Capitalist Greed And Climate Change Denial Are A Disastrous Combination

As I’m writing this, there are heavy winds in Oklahoma and the southern plains. Meteorologist are forecasting the Plains and Midwest states may have worst weather than what happened on Dec. 10-11 that caused fatalities at an Amazon warehouse in Edwardsville, Ill. and a candle factory in Mayfield, Ky.

Reports are coming out that workers weren’t allowed to leave or even seek shelter before it was too late. Because Amazon has a strict no-phone use policy, people there are saying they didn’t know anything until the wall collapsed from the force of the tornado. But did a manager or shift supervisor not have access to anything?

When people have to make a choice on losing their jobs if the weather is bad and losing their lives or even being seriously injured, it’s obvious we are at the point were things have to change for the better because if we leave it the way, it’ll get worse till the point more deaths, destruction and injury cause it to change for the better.

In the early part of the 20th Century, the Triangle Shirtwaist Company factory fire on March 25, 1911 killed 146 people and injured 78 more. The exterior doors and even windows were chained and locked to prevent workers from stepping out for a minute or leave early. This led to sweeping safety changes in the workplace.

But with all regulations, there’s always a few loopholes to exploit. Most states now have become right-to-work, which cuts down any rights people have in the workplace.

“A tornado is about to hit your office? Maybe it will miss. Work until it hits.”

“A heavy blizzard has blocked the highways from your house? Well, others made it to work. I made it to work. If you’re lived where they lived, you’d been able to make it into work.”

Yes, companies can even dictate to you where you have to live without helping you out with one cent. A lot of news organizations had major hard-ons for this. I used to have to deal with it. Even though I lived on the county border of the town I worked in and some of the other lake-area communities in the coverage area were farther away, my publishers more or less frowned on the fact that I lived 10 miles away.

But most industrial parks don’t have the best of housing nearby. It’s like in The Grapes of Wrath, Matewan or Coal Miner’s Daughter where people are living in substandard housing because it’s the closest to a mine or factory. In fact, most people have to commute up to an hour if not longer one way to a job. One of my neighbors had to commute at least two hours to his work before he retired due to health issue. When I lived in Americus, Ga., one of the school board members worked in Warner Robins, Ga., about 60-70 miles away depending on which route he took.

I’ve seen the Atlanta metro area around early morning rush hour and even people who live 20-30 miles away from their workplace usually spend longer than one hour because of traffic. It you’re spending one hour one way going to work, you’re spending one hour the other way to come home. That’s at least 10 hours a week of your own time. And let’s say you’re fortunate to get two weeks off each year, you’re spending 500 hours at least in your vehicle or carpool. Factor in the occasional problems with rain, snow, construction or traffic accidents, you’re probably spending a cumulative amount of 11 days out of a year just getting to and from work and spending your own gas money and the toil on your vehicle.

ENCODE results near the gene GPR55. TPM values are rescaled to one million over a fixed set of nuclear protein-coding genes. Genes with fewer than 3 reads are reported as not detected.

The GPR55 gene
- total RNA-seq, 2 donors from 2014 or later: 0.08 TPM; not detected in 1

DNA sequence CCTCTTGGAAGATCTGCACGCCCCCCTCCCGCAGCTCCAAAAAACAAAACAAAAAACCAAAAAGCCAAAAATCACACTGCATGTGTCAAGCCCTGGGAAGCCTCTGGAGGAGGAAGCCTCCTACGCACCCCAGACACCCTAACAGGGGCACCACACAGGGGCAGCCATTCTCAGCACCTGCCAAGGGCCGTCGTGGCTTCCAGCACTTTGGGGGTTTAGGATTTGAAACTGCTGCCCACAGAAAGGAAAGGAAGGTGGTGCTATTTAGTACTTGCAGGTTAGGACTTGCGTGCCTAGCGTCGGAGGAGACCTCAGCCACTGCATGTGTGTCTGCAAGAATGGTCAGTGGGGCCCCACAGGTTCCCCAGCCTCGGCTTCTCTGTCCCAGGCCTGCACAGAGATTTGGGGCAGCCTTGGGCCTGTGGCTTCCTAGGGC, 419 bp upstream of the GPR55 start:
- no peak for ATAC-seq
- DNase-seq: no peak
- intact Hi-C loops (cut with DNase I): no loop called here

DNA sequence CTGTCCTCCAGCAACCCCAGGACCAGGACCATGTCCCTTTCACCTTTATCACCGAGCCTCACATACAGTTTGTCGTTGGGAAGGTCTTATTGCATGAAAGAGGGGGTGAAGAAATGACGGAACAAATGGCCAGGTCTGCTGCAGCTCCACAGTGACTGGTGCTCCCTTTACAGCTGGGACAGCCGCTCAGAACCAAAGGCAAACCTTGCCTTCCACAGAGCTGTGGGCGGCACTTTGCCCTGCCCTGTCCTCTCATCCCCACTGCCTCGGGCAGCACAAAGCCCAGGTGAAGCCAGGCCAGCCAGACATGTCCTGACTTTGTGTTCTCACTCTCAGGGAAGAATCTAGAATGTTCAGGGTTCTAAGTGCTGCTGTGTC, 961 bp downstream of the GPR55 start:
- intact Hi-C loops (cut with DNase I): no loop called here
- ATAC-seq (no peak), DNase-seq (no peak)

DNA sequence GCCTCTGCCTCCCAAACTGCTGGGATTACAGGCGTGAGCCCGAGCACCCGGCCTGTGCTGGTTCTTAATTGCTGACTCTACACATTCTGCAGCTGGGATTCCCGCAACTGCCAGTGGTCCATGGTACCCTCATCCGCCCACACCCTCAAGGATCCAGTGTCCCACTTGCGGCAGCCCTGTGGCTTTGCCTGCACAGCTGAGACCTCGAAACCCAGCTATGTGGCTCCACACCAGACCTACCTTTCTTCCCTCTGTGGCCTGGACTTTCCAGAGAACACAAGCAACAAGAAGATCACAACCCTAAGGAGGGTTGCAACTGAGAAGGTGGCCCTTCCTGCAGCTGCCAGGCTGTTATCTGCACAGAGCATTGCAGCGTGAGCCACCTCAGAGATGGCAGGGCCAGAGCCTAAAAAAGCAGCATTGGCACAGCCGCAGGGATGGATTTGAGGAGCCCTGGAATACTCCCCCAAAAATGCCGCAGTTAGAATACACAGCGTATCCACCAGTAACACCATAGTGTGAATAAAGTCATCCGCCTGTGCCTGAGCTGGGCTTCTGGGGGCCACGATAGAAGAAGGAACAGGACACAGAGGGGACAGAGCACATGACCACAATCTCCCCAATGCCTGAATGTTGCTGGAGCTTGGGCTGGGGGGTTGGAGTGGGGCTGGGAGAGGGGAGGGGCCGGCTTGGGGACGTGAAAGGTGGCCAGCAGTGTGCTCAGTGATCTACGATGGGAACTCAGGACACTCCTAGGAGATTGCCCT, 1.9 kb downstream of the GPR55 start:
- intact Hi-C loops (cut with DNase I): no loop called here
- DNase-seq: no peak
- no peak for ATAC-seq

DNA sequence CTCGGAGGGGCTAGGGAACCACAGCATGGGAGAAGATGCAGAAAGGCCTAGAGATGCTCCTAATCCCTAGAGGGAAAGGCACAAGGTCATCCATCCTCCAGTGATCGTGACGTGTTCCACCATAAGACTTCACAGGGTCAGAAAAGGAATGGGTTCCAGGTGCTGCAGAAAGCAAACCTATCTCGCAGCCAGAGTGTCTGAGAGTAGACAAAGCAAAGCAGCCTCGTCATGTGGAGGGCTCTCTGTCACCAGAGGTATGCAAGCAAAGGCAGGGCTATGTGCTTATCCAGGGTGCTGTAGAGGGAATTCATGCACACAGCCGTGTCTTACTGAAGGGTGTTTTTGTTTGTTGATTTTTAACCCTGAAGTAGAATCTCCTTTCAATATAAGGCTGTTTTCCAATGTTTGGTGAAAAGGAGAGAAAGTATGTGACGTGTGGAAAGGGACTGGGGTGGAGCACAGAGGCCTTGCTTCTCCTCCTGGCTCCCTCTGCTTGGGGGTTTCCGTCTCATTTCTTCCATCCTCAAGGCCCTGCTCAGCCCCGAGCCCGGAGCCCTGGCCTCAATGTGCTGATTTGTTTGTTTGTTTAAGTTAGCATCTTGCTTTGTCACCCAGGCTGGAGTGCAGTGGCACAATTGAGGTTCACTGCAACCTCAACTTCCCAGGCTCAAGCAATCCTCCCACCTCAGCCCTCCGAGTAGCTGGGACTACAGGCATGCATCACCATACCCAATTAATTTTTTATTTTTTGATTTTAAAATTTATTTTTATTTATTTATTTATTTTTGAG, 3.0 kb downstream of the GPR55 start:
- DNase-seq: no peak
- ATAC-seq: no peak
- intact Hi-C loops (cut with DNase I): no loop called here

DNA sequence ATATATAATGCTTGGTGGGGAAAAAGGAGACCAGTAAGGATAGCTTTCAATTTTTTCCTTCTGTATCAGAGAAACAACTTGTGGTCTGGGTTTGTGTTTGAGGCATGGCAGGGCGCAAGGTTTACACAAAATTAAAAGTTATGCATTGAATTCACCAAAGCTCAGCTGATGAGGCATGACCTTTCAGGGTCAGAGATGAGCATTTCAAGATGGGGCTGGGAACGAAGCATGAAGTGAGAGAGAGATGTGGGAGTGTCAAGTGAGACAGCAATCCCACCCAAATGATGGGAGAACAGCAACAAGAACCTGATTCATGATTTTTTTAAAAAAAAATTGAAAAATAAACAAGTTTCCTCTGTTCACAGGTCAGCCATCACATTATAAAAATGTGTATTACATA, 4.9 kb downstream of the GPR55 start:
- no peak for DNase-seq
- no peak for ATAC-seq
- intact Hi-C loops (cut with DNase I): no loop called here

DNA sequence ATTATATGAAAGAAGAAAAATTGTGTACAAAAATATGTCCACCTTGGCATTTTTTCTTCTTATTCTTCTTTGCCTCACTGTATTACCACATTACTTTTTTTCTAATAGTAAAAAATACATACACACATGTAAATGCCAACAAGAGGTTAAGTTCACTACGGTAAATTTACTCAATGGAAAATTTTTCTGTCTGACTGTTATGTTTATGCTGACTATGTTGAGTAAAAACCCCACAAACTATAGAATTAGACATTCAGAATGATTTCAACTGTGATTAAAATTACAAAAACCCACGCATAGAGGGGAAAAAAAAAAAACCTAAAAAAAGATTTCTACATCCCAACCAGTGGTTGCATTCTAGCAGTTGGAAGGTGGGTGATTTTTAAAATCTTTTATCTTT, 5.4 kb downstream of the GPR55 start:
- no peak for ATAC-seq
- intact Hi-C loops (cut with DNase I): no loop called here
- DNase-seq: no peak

This is why people don’t want to go back to the office after the Covid-19 pandemic forced them to do remote work. You could sleep in or if you’re used to getting up earlier, do a little exercise, drink some coffee, watch the sun rise all before clocking in. And when you stopped working, there was no tired frustration of having to go home where you’re drained by the time you walk through the front door.

I’m just wondering why people who grew up during the economic prosperous times of the post-WWII from the mid-1940s to the late 1970s/early 1980s, were so willing to let the era crumble. I think I know that it was greed. If you can cut a few corners here and there, then so be it.

You move one-hour lunches to 30-minute lunches. That’s 30 minutes less a day you have to keep the lights on at the office and can turn the heater or AC down. You’re saving two-to-three hours of electricity a week and can just pocket that difference. I’ve even heard it’s gotten worse where some employees were only given 20-minute lunches and had to eat their meals at their desks or work stations because there are no more breakrooms. Or even walking to and from the breakroom shaves minutes off of that lunch break.

I mean, seriously, how much longer did people expect workers to put up with it? They’re literally spending money they don’t have on gas and buying new clothes to come to work. They’re more or less paying money for permission to come to work. And then, you can’t take a break if your bladder is about to burst.

This is forced slave labor. Waiters and servers are only paid $2.13 an hour and expecting to make money off of tips. But even if they get big tips, they’re expected to pay the proprietors for permission to work. Take what’s happened at Oven & Tap, a restaurant that is in Bentonville, Ark., which came under scrutiny when the owner/operator fired a server for “not sharing” her $4,400 tip with the rest of the staff, including the owner/operator, even though she did give some money to a fellow servers. It must be noted they had served a party of about 30 people. Unless everyone had water and crackers, I’m going to say the restaurant had a good profit return on the meal costs alone. I’ve eaten at several places in Bentonville. The food is rather high and many restaurants can be pricey as Bentonville and other cities in northwestern Arkansas are tourist attractions.